Checking mask ventilation before neuromuscular block

The outdated and misguided notion of there being safety in checking mask ventilation before giving the muscle relaxant persists as shown in this Swedish survey.

“The most common reason for checking mask ventilation was “to gather information about the airway,” while the reason for not using was mostly “that muscle relaxation often improves mask ventilation.”

The latter has been shown to be the case. In any event the difficult airway is already lost after Propofol. Airway guidelines need to incorporate this knowledge in guidelines.


Neuraxial labour analgesia reduces risk of maternal depression at 2 years after childbirth

This prospective study suggests another potential advantage to neuraxial analgesia for vaginal delivery.

It concluded: “For nulliparous women with single-term cephalic pregnancy planning for vaginal delivery, the use of neuraxial analgesia during labour was associated with a reduced risk of maternal depression at 2 years after childbirth.”


Association between complications and death within 30 days after noncardiac surgery

It is rare to die in the Operating Room.

This prospective study looked at the rate and cause of death after non-cardiac surgery.

“Among adults undergoing noncardiac surgery, 99.3% of deaths occurred after the procedure and 44.9% of deaths were associated with 3 complications: major bleeding, MINS and sepsis. Given these findings, focusing on the prevention, early identification and management of these 3 complications holds promise for reducing perioperative mortality”


Major Neurologic Complications Associated With Postdural Puncture Headache in Obstetrics

Sometimes considered a nuisance, this study reminds us of the potential serious ramifications of accidental post-dural puncture headache (PDPH) during epidural placement in obstetrics.

The incidence of complications was not negligible in this retrospective review, including: composite of cerebral venous thrombosis and subdural hematoma, bacterial meningitis, depression, headache, and low back pain. PDPH and complications were identified during the delivery hospitalization and up to 1 year post-delivery.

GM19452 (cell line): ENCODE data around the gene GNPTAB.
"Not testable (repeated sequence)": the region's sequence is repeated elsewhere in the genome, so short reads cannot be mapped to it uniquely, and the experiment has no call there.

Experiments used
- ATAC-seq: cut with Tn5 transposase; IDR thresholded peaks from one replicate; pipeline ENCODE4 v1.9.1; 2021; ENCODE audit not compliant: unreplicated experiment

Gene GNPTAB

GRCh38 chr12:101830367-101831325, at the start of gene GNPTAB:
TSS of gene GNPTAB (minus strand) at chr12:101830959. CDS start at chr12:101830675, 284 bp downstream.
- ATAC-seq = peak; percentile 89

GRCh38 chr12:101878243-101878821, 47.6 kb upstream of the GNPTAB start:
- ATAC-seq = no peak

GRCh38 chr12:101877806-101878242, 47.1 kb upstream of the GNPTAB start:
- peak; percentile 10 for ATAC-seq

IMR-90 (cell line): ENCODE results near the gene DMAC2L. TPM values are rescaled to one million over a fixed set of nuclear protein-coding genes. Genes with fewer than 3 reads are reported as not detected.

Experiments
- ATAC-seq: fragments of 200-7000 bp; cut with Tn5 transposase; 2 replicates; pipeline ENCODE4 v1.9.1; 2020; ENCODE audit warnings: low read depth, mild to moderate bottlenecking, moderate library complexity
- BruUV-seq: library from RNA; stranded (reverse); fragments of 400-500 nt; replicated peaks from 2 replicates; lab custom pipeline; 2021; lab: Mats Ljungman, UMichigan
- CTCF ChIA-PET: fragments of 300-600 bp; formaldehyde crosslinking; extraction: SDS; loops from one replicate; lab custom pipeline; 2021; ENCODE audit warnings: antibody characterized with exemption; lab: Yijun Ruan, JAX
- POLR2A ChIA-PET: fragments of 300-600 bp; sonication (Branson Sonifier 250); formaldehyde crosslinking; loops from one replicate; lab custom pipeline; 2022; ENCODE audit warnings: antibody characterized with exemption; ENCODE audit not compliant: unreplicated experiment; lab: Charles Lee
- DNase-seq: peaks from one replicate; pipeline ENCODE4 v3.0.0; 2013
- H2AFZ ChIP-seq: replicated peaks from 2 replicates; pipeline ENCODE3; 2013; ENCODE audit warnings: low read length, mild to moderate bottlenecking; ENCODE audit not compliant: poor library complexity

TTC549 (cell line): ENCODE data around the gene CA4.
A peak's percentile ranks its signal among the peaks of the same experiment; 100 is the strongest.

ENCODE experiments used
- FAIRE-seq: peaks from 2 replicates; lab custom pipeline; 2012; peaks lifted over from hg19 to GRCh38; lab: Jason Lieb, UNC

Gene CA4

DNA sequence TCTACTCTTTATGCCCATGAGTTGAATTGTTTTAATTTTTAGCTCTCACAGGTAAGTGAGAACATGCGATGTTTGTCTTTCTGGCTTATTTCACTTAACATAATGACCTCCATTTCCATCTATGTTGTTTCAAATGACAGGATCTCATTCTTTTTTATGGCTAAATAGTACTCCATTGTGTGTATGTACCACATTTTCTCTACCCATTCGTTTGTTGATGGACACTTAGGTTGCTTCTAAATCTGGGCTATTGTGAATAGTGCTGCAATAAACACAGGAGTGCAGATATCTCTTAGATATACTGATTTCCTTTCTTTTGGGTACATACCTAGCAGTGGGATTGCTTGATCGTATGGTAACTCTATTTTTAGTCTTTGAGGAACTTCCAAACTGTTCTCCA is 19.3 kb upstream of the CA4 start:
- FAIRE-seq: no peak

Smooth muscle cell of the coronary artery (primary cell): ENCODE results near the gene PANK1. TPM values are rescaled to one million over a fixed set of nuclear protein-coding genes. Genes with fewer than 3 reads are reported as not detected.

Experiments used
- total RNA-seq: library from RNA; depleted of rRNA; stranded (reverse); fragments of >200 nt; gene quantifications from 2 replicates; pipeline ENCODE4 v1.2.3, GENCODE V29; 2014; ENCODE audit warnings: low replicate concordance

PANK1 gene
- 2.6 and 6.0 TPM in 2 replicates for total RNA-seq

Early recognition and management is therefore important.


Induction Technique Among Infants and Neonates Undergoing Pyloromyotomy

The decline is Succinylcholine use has been expedited by the arrival of Sugammadex. Succinylcholine is often still preferred where the risk of aspiration is deemed higher.

This study compared rapid sequence induction (RSI) with modified rapid sequence induction (mRSI) in infants.

The conclusion found mRSI acceptable practice: “In infants presenting for pyloromyotomy, anesthetic induction with mRSI compared with RSI was associated with significantly less hypoxemia without an observed increase in aspiration events. In addition, the need for multiple intubation attempts was a strong predictor of hypoxemia. The increased risk of hypoxemia associated with RSI and multiple intubation attempts was even more pronounced in neonatal patients.”


International consensus statement on the use of uterotonic agents during caesarean section

This statement updates use of uterotonic agents. Traditionally Oxytocin has been used in higher then needed doses and this statement reiterates current expert opinion on the use of smaller titrated doses in most situations, especially in elective Cesarean.

They discuss the increasing use of Carbetocin as an alternative, which has the advantage of a longer half life thereby obviating the need for an infusion. Side effects are similar.

Second line agents are discussed also.

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Peripheral Nerve Blocks for Ambulatory Shoulder Surgery

Nerve blocks are now almost universal during shoulder surgery for their superior analgesia. This study reviewed post-discharge outcomes.

A decrease in unplanned admissions was found. There was no improvement in other postoperative outcomes such as emergency department visits, readmissions, mortality, or practical costs.


Cesarean Delivery and Neuraxial Opioids

This consensus statement from SOAP specifically addresses the use of neuraxial Morphine in Cesarean delivery and looks st dosing, safety and monitoring.

It clearly favours the use of neuraxial Morphine as part of a multimodal analgesia regime and how the benefits and risks may be addressed using appropriate monitoring.

It should be reviewed by all who provide Obstetric anesthesia.

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Consensus Statement on Persistent Postoperative Opioid Use

This statement looked at the definition, incidence and risk factors for persistent postoperative opioid use and how it might be dealt with.

“Patient characteristics associated with an increased risk of persistent postoperative opioid use included preoperative opioid use, depression, substance use disorder, preoperative pain conditions, and smoking.”

They discuss in the free full text how health policy may help to curtail persistent opioid use.


Mortality and major morbidity after hip fracture surgery and Anesthesia

This retrospective analysis doesn’t prove causality but findings were in keeping with prior work.

Spinal anesthesia was weakly associated with a lower 90-day mortality following hip fracture surgery, and also associated with improved morbidity evidenced by a lower rate of pulmonary embolism and major blood loss and a shorter hospital length of stay.